When people speak to Doudou Diène, they know they are being heard. It's the way the Senegalese lawyer focuses; his body turned squarely toward the person telling him what he needs to know, locking his eyes with the other person's and holding that gaze with care and gravity. He doesn't distract, doesn't glance off to the side to see who is walking by, doesn't check his watch, doesn't fidget. All of him is listening. Occasionally one of his translators whispers quietly into his ear. Every once in a while he takes notes with a broad, fluid stroke, the letters sharp and blocky. Perhaps some might call his visage stern, but none can deny the power of his presence.
Diène, the United Nations Special Rapporteur on contemporary forms of racism, racial discrimination, xenophobia and related intolerance, did a lot of listening during the first day of his three-day fact finding visit to Los Angeles. For example, he heard the stories of homeless people who spend each day wondering how to get through each night. He talked to victims of police abuse who told him all of the ways officers find to remind them of how difficult it can be "living while black or brown" in this city. Young people told him how they help the disenfranchised learn how to use a computer to find a job or an affordable place to live. Activists who feed, clothe and shelter the men, women and children who live on the streets spoke to him about the tectonic stratification separating the city's very rich from its poor on largely racial grounds. These kinds of first-hand stories will complement his visits to government agencies and Congressional members and staff, and add to his analysis of racism and discrimination in the United States.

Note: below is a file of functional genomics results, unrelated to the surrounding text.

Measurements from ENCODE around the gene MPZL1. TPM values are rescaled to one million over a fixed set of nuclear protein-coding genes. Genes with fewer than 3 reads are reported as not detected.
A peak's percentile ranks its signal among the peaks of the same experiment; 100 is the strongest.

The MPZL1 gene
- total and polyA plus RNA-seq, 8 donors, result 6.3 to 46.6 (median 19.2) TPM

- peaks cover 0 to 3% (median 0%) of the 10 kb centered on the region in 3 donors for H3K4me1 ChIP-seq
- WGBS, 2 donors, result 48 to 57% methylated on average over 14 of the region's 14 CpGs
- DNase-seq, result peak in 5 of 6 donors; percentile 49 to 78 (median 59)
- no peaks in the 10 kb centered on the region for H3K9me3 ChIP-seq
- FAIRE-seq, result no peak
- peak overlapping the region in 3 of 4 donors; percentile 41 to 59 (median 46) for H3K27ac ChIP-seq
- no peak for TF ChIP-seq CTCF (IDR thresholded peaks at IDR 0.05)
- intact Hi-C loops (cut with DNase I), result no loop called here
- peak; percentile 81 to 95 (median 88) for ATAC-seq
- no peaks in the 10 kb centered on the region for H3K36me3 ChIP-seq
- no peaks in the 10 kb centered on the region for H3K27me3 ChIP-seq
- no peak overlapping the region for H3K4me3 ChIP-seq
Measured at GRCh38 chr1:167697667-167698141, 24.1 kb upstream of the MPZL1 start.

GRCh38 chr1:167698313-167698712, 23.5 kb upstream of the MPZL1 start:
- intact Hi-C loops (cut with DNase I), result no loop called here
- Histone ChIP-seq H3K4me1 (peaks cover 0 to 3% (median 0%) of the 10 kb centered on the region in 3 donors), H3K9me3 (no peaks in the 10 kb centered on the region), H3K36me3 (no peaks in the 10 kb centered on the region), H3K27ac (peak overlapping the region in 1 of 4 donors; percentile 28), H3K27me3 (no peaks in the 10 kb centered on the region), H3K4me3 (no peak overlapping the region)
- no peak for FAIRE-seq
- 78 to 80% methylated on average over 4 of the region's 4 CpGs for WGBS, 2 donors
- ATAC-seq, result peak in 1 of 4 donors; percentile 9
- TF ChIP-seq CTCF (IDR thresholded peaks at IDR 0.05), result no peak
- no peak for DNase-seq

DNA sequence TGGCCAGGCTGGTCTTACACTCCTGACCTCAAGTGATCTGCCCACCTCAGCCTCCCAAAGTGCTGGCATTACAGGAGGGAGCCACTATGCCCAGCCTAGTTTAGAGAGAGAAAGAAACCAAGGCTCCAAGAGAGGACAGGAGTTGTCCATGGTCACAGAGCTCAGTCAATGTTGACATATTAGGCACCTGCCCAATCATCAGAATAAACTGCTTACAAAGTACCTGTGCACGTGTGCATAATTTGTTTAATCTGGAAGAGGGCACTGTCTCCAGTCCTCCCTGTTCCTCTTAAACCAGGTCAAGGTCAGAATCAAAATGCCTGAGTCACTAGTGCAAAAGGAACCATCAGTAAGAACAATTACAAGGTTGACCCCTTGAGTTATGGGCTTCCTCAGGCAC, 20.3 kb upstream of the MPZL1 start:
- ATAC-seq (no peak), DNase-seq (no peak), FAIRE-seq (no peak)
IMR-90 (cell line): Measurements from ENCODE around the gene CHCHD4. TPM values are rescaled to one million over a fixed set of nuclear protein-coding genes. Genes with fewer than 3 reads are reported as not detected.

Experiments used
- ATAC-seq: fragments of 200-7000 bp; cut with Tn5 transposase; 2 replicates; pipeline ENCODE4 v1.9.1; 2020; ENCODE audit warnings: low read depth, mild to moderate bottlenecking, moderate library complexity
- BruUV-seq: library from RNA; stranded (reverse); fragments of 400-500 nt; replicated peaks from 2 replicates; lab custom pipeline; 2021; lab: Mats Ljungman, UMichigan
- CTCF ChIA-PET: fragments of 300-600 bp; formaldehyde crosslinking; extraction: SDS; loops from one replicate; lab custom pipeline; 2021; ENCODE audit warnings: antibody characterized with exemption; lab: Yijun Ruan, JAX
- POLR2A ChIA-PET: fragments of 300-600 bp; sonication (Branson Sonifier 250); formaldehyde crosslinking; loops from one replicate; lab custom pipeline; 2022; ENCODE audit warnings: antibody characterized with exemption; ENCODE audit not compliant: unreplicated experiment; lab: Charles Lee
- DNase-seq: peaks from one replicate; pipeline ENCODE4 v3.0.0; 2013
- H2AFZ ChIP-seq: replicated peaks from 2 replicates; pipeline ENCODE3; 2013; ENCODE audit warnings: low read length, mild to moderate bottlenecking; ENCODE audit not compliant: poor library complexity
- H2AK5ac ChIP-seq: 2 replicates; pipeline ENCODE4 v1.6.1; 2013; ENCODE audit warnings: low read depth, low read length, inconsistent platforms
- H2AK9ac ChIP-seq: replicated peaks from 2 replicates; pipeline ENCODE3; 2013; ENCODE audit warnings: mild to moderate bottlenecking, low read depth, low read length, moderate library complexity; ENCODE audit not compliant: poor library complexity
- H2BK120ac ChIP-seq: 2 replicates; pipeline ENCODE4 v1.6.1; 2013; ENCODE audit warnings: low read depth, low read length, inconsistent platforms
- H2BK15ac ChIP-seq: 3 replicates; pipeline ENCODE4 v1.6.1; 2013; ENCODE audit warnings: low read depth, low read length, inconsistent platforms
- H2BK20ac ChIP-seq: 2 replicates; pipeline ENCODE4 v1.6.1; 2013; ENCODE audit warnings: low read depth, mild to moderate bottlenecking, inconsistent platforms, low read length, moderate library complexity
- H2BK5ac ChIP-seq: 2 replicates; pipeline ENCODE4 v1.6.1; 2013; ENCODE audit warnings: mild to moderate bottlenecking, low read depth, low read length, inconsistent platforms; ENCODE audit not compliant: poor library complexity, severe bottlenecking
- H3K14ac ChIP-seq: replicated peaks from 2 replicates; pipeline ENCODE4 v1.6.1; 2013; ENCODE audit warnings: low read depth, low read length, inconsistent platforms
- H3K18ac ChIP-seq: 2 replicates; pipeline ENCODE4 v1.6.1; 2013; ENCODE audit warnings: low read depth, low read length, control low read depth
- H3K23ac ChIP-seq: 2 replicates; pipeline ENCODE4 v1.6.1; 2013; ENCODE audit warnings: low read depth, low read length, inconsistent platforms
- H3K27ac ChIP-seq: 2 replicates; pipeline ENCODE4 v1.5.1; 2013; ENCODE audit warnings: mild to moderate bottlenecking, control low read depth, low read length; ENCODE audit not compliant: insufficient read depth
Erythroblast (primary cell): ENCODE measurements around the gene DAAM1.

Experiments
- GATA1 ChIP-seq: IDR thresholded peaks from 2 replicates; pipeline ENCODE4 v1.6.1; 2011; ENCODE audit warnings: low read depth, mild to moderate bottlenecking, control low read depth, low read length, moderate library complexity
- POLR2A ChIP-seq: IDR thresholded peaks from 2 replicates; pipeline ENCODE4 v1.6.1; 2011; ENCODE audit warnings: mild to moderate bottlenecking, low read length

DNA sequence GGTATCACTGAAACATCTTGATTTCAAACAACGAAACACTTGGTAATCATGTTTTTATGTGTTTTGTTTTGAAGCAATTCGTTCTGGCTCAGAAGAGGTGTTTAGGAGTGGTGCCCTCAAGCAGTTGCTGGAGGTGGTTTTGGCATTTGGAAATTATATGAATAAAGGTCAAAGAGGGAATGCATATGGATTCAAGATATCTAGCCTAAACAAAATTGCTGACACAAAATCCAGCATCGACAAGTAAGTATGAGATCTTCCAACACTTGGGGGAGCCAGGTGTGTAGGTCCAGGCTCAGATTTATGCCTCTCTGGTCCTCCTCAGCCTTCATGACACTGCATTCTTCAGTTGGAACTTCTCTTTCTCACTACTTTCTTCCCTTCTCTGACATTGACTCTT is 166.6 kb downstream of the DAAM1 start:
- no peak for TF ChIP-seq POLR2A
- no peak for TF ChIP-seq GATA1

Los Angeles is one of several cities Diène will visit during his mission, and he did not spend much of his time in board rooms studying thick stacks of paper covered with dry statistics. He went into the streets and communities, talking to residents. His questions were few but precise, and no matter how long the answer, he listened to it all.
When Diène compiles his final report for the United Nations Human Rights Council, perhaps others will listen, too.